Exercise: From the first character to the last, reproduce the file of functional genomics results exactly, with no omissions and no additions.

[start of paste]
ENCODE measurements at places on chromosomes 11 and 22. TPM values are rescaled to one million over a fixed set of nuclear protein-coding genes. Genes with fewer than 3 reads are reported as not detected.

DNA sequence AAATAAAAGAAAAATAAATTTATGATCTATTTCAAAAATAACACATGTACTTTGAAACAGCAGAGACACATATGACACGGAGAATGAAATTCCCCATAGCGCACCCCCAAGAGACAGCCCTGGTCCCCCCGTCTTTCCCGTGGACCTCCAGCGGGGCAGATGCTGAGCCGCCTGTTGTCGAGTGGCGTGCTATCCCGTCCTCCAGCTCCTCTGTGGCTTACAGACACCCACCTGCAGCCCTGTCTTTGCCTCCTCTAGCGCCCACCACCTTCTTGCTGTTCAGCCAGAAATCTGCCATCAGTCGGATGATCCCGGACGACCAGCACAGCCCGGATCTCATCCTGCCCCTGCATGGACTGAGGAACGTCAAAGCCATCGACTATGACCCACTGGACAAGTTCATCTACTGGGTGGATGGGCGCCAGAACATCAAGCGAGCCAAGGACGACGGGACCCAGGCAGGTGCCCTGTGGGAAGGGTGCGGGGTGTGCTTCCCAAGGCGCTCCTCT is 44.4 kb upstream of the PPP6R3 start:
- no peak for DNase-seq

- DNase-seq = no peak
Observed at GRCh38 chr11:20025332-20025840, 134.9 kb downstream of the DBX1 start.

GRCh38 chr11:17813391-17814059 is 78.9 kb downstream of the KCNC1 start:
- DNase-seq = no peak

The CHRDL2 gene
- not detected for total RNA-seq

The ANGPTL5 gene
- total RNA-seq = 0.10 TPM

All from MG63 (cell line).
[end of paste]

ENCODE measurements at places on chromosomes 11 and 22. TPM values are rescaled to one million over a fixed set of nuclear protein-coding genes. Genes with fewer than 3 reads are reported as not detected.

DNA sequence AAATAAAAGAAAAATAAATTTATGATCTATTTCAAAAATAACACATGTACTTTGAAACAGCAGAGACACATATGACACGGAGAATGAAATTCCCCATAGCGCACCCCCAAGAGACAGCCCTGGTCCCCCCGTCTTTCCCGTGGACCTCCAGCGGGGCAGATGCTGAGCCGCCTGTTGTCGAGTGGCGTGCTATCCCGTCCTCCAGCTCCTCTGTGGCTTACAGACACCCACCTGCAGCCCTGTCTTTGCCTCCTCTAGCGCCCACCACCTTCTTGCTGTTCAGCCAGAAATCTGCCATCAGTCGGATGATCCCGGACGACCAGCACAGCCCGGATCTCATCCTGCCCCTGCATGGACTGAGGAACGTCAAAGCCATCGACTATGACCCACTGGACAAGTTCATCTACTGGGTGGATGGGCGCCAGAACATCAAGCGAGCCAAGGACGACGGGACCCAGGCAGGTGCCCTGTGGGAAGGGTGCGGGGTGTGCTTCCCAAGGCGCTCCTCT is 44.4 kb upstream of the PPP6R3 start:
- no peak for DNase-seq

- DNase-seq = no peak
Observed at GRCh38 chr11:20025332-20025840, 134.9 kb downstream of the DBX1 start.

GRCh38 chr11:17813391-17814059 is 78.9 kb downstream of the KCNC1 start:
- DNase-seq = no peak

The CHRDL2 gene
- not detected for total RNA-seq

The ANGPTL5 gene
- total RNA-seq = 0.10 TPM

All from MG63 (cell line).